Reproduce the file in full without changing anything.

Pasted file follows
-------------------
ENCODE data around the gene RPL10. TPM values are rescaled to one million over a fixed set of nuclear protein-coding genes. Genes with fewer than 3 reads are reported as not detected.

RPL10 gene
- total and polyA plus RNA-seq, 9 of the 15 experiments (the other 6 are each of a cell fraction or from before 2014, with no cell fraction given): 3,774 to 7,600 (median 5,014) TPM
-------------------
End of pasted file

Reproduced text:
ENCODE data around the gene RPL10. TPM values are rescaled to one million over a fixed set of nuclear protein-coding genes. Genes with fewer than 3 reads are reported as not detected.

RPL10 gene
- total and polyA plus RNA-seq, 9 of the 15 experiments (the other 6 are each of a cell fraction or from before 2014, with no cell fraction given): 3,774 to 7,600 (median 5,014) TPM